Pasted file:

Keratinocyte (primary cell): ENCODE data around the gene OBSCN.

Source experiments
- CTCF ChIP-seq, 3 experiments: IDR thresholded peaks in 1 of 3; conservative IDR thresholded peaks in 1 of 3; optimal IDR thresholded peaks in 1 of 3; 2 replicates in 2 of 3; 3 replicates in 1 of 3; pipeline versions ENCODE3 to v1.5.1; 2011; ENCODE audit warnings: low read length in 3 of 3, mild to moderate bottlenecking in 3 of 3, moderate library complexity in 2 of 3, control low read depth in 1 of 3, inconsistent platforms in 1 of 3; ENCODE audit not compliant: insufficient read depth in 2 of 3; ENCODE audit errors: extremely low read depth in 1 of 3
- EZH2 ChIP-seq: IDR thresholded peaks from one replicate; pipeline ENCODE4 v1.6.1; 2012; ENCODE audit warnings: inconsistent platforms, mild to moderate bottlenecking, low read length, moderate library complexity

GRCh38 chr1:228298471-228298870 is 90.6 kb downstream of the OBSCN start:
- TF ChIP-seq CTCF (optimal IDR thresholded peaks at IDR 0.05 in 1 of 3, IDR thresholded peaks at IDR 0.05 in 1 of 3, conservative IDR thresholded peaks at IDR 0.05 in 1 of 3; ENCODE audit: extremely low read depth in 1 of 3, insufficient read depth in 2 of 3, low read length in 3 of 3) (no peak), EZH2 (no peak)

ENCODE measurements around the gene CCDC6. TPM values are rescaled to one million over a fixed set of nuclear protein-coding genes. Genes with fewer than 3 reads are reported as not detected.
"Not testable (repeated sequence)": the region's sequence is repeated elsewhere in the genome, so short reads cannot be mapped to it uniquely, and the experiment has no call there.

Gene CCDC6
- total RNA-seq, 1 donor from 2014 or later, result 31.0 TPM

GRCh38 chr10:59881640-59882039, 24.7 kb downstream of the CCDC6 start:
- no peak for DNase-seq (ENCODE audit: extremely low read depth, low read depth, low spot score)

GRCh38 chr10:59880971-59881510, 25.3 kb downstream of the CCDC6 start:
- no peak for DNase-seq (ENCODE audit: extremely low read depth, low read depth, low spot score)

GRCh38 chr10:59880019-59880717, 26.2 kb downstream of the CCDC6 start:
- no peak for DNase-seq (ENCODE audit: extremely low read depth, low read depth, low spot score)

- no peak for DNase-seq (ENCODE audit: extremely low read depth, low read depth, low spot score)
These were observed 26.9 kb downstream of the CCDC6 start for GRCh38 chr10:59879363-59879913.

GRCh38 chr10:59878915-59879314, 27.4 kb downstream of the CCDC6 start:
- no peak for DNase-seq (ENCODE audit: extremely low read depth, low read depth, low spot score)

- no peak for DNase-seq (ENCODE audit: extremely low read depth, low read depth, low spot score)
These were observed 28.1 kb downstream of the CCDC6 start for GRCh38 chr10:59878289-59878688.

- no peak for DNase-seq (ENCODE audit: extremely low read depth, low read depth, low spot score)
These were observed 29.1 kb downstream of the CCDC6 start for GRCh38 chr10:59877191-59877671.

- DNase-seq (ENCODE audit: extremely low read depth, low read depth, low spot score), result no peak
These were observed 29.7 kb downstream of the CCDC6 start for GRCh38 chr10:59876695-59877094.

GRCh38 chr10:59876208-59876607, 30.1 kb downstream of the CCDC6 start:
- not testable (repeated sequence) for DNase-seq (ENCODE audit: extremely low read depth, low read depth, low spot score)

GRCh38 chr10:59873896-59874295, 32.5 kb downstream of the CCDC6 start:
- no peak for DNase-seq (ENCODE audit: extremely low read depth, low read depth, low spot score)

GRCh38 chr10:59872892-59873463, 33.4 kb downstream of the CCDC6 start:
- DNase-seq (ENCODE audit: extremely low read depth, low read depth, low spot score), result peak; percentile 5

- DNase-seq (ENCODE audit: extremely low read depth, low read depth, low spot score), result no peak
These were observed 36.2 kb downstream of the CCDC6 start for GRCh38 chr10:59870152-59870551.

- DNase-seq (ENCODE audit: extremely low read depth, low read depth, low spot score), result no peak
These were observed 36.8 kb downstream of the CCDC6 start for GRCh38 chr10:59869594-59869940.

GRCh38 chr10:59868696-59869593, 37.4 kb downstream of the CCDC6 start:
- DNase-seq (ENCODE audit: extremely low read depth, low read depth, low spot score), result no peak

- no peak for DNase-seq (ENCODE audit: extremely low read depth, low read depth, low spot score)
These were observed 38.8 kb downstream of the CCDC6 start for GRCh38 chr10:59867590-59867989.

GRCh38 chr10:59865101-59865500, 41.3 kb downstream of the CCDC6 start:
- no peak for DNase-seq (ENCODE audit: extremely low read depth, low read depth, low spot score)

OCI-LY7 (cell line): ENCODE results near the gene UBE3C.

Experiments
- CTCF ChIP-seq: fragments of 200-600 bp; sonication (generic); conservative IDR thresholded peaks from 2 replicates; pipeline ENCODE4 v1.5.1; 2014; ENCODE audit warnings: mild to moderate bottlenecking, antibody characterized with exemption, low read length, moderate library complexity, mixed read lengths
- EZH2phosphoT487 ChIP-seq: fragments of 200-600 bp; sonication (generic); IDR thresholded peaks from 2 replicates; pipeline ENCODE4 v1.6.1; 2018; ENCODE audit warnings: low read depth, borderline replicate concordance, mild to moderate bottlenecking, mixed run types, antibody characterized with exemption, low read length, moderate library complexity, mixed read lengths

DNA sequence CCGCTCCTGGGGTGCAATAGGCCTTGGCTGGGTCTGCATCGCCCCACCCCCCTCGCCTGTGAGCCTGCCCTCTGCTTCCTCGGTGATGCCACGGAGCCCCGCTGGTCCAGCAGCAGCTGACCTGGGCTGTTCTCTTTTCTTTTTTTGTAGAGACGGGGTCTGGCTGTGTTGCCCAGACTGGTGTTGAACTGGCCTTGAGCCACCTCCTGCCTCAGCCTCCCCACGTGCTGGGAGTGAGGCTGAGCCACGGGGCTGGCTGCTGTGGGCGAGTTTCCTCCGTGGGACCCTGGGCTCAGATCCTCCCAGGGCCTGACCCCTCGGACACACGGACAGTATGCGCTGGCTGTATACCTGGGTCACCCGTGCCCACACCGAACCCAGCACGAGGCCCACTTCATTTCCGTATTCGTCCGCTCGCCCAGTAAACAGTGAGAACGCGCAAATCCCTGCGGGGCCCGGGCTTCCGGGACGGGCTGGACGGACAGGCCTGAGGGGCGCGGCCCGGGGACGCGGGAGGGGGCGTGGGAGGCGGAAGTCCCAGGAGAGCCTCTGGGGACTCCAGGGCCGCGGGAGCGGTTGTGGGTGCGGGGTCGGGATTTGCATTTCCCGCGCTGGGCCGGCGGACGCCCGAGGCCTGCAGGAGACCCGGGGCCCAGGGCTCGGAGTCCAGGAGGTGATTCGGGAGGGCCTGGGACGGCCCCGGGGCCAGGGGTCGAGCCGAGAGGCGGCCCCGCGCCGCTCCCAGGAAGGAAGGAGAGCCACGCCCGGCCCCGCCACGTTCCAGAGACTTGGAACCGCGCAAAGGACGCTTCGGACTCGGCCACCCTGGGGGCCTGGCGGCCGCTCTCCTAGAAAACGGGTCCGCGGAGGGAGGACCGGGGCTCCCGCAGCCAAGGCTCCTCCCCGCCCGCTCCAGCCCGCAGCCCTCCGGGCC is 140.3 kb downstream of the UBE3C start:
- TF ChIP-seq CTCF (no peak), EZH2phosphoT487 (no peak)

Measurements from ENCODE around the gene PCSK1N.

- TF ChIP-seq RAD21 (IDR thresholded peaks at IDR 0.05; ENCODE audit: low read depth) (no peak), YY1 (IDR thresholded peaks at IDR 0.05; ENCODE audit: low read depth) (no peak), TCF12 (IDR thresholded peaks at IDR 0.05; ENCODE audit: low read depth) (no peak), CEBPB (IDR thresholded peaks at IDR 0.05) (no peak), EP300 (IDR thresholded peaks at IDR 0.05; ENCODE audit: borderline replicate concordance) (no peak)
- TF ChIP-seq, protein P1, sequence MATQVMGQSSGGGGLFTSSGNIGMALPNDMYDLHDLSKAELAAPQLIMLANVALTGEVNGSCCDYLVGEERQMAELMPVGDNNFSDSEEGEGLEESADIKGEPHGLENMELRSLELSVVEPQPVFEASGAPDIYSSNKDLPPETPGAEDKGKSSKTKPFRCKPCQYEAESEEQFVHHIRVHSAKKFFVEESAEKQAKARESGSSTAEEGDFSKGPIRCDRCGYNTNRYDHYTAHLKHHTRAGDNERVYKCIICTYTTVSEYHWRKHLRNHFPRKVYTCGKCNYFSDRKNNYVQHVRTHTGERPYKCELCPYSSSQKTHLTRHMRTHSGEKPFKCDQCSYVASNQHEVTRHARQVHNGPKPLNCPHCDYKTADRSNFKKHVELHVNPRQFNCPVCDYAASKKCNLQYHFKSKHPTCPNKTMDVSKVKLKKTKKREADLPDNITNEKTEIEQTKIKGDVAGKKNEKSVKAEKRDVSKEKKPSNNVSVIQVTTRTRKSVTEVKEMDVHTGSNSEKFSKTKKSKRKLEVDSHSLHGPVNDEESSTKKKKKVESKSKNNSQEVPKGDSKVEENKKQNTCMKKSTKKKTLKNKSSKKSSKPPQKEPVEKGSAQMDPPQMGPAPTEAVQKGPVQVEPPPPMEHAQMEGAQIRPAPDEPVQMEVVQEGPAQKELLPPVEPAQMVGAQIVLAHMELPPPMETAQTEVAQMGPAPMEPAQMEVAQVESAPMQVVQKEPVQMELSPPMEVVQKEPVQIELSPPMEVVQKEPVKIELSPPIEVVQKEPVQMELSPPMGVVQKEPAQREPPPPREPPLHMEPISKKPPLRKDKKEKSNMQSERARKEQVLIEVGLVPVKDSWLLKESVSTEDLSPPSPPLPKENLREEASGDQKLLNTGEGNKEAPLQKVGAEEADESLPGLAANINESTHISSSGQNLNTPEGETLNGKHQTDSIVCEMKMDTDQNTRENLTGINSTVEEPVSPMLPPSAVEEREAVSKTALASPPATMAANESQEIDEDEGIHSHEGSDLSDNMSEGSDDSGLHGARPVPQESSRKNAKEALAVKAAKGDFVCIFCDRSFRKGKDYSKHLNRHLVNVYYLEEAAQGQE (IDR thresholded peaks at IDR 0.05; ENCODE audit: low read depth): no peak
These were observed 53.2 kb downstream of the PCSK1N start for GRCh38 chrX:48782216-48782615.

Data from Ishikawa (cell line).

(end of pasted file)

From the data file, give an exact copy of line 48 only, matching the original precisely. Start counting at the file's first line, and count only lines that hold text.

- TF ChIP-seq CTCF (no peak), EZH2phosphoT487 (no peak)